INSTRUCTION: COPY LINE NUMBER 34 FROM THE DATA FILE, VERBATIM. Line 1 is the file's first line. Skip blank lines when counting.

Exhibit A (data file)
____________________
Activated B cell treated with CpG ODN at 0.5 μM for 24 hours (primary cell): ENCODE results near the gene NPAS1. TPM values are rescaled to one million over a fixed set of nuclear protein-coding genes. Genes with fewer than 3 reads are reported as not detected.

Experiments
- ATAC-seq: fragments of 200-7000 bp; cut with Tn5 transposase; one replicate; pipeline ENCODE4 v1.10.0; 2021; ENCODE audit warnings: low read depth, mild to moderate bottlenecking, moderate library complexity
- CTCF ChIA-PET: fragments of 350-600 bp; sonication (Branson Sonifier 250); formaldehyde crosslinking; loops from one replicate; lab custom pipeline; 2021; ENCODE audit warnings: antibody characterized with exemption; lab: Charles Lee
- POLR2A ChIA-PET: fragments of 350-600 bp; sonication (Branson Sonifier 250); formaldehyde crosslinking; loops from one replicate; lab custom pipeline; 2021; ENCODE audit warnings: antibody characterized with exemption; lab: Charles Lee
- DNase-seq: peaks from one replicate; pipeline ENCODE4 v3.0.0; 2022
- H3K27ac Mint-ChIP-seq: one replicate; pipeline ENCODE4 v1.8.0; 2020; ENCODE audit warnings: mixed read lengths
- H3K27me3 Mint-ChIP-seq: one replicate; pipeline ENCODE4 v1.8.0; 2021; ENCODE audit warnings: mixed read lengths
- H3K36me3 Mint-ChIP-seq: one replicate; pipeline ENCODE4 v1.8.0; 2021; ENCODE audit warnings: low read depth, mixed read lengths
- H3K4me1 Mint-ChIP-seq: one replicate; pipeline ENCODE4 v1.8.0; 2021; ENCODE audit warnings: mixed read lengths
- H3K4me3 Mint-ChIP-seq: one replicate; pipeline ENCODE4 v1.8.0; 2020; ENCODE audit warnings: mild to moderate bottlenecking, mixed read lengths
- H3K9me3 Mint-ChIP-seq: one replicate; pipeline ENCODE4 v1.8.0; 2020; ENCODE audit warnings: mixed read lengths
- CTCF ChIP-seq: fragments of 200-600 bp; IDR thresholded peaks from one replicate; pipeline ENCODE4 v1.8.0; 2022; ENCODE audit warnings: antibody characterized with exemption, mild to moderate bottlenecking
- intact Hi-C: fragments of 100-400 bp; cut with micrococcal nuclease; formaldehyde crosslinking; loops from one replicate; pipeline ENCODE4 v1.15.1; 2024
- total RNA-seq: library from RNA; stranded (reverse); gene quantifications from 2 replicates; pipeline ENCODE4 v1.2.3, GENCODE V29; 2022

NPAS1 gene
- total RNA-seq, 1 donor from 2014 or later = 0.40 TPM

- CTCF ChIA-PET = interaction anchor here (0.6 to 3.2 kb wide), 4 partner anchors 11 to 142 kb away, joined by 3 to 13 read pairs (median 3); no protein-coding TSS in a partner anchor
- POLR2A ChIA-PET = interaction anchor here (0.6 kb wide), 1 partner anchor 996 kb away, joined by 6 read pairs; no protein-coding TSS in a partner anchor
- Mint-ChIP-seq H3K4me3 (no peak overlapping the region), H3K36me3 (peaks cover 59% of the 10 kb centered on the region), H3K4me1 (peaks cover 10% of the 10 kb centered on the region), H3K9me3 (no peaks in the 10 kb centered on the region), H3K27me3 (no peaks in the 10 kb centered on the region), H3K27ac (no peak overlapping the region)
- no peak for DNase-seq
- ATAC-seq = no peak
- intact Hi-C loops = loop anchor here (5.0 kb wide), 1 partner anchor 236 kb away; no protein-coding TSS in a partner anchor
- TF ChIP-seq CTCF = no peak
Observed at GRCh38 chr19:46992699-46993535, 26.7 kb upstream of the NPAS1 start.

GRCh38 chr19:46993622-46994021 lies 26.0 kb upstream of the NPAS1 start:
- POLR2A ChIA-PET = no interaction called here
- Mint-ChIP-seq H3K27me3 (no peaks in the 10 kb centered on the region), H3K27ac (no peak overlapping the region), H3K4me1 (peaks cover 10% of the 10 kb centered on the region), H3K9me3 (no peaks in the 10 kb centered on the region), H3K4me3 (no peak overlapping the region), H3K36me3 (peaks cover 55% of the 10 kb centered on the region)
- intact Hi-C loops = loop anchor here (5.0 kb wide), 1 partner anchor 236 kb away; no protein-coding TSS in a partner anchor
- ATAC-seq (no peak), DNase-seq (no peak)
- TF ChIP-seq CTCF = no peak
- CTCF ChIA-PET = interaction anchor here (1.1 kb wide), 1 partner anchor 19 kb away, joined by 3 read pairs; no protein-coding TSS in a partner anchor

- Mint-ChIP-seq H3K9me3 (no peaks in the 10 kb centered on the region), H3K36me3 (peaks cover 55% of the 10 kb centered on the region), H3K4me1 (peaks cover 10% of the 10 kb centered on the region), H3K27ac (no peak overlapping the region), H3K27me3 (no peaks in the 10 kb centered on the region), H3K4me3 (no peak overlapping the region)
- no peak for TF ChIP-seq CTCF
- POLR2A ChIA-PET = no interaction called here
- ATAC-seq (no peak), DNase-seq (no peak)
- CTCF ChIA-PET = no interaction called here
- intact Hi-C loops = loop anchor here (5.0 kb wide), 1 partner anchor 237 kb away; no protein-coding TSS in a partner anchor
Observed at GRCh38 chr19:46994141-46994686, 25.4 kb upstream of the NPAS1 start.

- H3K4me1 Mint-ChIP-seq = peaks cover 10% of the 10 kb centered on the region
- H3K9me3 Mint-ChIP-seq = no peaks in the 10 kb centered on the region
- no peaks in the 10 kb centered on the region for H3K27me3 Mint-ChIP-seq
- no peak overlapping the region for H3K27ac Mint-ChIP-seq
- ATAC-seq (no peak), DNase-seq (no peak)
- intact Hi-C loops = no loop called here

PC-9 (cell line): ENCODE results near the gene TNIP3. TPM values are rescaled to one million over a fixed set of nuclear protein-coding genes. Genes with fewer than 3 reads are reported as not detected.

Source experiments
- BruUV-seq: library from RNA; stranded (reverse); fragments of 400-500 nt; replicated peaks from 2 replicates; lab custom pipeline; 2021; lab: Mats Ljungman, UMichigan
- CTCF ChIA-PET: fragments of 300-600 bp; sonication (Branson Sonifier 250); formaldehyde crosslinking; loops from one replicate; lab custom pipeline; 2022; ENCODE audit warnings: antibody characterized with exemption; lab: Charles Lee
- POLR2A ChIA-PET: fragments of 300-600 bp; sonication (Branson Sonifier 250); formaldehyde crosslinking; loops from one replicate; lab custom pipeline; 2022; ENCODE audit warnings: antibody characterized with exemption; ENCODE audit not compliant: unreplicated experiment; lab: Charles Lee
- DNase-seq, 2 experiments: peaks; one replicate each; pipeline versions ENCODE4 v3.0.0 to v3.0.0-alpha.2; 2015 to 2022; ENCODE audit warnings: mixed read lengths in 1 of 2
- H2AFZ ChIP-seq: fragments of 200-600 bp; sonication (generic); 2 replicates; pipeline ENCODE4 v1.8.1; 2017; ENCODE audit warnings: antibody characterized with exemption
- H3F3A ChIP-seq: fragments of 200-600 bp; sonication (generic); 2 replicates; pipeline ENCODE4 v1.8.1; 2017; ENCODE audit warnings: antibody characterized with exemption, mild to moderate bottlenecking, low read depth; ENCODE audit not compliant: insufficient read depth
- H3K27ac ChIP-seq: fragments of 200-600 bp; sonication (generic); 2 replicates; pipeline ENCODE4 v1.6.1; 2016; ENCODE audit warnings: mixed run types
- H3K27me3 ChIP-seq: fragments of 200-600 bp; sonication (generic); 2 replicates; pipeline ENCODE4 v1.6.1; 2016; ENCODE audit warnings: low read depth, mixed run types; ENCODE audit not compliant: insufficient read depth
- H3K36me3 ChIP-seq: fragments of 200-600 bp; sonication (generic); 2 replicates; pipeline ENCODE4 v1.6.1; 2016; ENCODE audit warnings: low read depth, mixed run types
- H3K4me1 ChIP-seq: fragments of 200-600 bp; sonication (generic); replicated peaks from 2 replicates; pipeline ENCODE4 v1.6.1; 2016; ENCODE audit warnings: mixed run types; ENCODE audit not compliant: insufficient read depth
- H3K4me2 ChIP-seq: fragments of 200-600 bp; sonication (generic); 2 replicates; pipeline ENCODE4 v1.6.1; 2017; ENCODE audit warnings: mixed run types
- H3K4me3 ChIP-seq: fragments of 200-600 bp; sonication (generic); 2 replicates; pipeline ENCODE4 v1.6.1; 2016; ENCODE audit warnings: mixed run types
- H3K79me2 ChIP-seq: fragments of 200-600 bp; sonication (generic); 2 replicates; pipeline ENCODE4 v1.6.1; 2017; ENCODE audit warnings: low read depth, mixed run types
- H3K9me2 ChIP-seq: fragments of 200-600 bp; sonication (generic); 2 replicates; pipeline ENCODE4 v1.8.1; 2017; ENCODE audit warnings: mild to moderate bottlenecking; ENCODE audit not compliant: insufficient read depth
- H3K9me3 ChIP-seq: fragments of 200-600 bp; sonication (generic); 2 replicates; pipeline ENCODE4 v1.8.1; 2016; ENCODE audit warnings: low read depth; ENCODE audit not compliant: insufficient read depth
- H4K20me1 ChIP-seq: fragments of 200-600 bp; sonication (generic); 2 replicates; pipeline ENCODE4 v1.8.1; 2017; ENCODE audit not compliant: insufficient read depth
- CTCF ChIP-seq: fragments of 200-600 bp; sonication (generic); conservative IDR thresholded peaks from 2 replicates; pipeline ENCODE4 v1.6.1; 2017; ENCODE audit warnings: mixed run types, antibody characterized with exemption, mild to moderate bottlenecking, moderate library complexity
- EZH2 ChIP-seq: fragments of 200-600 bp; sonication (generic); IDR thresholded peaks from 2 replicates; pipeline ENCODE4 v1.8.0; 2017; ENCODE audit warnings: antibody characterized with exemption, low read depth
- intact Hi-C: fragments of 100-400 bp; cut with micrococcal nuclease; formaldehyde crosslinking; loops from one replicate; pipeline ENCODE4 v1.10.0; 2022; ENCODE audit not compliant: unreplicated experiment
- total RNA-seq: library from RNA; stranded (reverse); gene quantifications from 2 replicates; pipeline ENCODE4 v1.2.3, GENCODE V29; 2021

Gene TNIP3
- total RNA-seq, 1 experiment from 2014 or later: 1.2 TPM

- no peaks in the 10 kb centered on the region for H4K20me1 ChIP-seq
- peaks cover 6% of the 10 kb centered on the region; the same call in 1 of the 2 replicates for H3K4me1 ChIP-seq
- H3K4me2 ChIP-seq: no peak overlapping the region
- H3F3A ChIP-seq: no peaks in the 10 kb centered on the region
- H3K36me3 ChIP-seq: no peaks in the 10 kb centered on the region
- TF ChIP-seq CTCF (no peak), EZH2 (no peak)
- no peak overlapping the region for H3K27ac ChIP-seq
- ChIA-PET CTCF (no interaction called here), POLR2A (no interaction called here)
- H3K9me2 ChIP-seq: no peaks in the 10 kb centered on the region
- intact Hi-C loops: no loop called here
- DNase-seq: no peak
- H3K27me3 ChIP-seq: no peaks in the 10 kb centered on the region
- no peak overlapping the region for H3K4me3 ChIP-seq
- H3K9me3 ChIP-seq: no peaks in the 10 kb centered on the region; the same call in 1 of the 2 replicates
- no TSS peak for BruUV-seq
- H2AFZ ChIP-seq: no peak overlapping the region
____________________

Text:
- no peak for TF ChIP-seq CTCF